Kevin Cheveldayoff didn't look, or sound, like a guy with the weight of the world on his shoulders as he held his annual end-of-season chin wag with local media on Thursday. The Winnipeg Jets general manager was calm, cool and collected during a nearly 45-minute session that covered plenty of ground.
But make no mistake: while we may not have seen him sweat — or anything close to the public hand-wringing we've seen from angry executives in other NHL markets this week such as Toronto, Minnesota and Pittsburgh — Cheveldayoff's seat should be plenty hot these days given the current state of his hockey club.
In case you haven't noticed, the Jets are heading in the wrong direction. A trip to the Western Conference final in 2018, a first-round playoff exit in 2019 and now a qualifying series loss in 2020 should have alarm bells ringing around these parts.
It would be one thing if this was an organization going through a re-build. But they're not. They have one of the best goaltenders in the NHL and an expensive and talented forward core that, for the most part, is locked up long-term. They are spending to near the salary cap and supposed to be in "win-now" mode. And yet, they're once again left to watch meaningful hockey while the big boys play on for the next couple months.
The players chasing a championship aren't happy. Fans paying big money to support the team aren't happy. And I don't imagine team owners Mark Chipman and David Thomson are jumping for joy, either, barely two years removed from what was seen in many quarters as the Jets finally becoming a hockey heavyweight.
Just how much more rope does Cheveldayoff have to work with before ownership, as loyal as they typically are, decides to go in a different direction?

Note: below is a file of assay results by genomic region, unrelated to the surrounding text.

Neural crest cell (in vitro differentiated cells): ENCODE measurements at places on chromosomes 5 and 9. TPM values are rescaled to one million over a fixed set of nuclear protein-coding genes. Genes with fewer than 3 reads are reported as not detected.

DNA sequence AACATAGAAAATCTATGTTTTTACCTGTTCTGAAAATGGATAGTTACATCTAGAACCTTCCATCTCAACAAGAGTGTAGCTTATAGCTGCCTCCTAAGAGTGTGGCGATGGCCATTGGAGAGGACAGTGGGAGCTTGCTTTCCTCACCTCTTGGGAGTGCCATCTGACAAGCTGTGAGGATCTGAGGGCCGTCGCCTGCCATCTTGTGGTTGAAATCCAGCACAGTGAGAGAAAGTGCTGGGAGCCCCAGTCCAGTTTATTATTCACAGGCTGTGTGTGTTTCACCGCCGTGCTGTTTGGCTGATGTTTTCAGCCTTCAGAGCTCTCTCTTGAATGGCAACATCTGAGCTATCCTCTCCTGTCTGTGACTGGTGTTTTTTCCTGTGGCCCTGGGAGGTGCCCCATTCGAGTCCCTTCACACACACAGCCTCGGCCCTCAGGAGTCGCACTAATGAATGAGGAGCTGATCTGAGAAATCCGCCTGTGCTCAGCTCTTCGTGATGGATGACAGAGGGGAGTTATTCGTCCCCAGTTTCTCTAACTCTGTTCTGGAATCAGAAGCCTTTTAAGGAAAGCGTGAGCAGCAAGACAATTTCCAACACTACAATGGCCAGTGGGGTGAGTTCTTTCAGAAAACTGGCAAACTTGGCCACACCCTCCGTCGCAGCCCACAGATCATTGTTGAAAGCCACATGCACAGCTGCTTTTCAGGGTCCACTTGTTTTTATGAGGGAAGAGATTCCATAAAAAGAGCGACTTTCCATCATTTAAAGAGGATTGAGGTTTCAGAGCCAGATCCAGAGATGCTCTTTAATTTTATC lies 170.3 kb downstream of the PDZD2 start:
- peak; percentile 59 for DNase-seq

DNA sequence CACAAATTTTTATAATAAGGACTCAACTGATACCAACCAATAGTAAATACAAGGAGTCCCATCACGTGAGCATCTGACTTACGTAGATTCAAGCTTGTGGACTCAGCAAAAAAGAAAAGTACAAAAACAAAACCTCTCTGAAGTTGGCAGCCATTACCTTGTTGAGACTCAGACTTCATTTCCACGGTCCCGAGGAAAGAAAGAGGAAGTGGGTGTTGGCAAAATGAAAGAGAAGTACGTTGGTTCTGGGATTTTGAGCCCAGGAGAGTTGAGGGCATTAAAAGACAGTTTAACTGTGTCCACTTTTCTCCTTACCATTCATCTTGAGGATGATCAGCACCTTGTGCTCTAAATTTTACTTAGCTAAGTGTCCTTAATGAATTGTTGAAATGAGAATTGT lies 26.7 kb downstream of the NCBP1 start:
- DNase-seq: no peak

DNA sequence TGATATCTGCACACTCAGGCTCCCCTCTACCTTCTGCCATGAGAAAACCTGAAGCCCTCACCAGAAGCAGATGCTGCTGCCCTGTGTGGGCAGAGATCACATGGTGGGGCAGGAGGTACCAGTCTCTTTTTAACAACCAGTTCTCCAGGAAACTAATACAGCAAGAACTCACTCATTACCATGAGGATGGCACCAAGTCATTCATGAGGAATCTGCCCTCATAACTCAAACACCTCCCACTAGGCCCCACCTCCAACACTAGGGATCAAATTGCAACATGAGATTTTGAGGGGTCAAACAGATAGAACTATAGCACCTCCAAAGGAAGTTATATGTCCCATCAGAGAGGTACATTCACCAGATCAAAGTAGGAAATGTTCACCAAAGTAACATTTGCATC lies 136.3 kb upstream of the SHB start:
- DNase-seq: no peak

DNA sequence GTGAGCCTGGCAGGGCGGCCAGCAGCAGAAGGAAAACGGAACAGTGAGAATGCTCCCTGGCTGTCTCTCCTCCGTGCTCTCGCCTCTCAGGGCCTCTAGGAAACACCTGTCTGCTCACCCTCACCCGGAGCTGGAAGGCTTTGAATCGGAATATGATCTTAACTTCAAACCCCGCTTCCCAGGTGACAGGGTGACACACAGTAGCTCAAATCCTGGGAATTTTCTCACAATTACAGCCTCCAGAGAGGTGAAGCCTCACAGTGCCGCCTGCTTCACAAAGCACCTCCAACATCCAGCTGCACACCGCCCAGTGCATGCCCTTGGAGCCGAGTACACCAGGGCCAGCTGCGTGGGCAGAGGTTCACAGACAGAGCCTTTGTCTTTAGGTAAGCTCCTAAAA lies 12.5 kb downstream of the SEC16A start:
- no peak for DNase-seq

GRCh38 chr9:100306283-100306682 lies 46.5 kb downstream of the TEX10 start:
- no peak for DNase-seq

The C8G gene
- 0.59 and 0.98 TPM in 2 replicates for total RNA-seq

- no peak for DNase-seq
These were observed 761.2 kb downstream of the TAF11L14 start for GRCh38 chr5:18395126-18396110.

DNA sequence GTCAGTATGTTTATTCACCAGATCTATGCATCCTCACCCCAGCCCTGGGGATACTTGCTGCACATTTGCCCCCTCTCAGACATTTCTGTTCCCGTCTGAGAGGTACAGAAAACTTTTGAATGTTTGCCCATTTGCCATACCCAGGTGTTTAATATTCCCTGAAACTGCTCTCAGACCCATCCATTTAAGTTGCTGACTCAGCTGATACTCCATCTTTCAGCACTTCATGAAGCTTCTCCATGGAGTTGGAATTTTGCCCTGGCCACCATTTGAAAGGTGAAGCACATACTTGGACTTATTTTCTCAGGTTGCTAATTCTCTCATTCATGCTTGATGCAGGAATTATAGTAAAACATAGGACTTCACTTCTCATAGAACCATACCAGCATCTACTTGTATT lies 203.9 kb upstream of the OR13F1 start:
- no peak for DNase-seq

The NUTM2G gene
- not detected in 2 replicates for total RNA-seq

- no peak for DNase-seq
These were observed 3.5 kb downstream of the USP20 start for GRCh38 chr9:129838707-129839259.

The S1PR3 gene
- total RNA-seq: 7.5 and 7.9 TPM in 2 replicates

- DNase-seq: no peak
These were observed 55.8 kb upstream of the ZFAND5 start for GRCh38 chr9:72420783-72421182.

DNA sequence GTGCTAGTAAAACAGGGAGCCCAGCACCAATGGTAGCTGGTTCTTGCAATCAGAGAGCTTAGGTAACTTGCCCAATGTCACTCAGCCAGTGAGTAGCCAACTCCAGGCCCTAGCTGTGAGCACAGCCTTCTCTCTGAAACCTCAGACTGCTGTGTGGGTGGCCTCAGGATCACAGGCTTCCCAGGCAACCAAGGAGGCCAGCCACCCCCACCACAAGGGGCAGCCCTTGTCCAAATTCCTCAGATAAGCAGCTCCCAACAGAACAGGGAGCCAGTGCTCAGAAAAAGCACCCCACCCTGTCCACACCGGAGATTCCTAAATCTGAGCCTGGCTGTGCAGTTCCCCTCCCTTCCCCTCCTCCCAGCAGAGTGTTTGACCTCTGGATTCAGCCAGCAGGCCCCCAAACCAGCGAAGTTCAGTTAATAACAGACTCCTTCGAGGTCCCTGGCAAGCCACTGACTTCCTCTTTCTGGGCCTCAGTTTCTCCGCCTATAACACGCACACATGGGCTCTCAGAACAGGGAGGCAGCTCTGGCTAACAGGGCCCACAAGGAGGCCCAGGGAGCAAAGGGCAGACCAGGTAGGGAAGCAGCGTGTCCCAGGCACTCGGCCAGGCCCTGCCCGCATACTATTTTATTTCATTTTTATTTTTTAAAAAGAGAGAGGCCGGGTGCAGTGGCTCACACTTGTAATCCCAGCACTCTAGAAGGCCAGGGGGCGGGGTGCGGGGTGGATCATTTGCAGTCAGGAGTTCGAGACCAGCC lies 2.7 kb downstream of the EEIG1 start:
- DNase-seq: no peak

Which brings us back to the architect: just how much more rope does Cheveldayoff have to work with before ownership, as loyal as they typically are, decides to go in a different direction?
Cheveldayoff is about to enter his 10th year with the Jets. Only David Poile (Nashville), Doug Wilson (San Jose), Bob Murray (Anaheim), Stan Bowman (Chicago) and Doug Armstrong (St. Louis) have been at the helm longer.
Which is why this should be the most important off-season of Cheveldayoff's tenure. Both he and head coach Paul Maurice — who was signed to a contract extension earlier this year — made repeated references to "holes" in the lineup, ones which became glaringly obvious after Mark Scheifele, Patrik Laine and Mason Appleton were injured in Game 1 of the best-of-five play-in series against the Calgary Flames.
Although the effort was certainly there, the Jets were no match for the bigger, stronger, deeper Flames, who easily disposed of them in four games. Now Cheveldayoff and company have approximately three-and-a-half months until the 2020-21 season is projected to begin to find a way to retool and reload.
No, all of the issues are not entirely the fault of Cheveldayoff, who has done a terrific job on the drafting and developing side of things. But the buck ultimately stops with him in a results-oriented business where the most important question is often "What have you done for me lately?"
I asked Cheveldayoff whether he's feeling additional pressure, and his answer came in the form of a history lesson going back to last summer. You'll recall many viewed that as the most challenging he would face, with no shortage of unrestricted and restricted free agents to deal with and very little financial wiggle room to work with.
"Obviously we got dusted back from the plate by a couple of curve balls that we didn’t anticipate but I thought we came off the mat and found a way to be competitive and to be in a situation probably sitting here where no one anticipated." – Kevin Cheveldayoff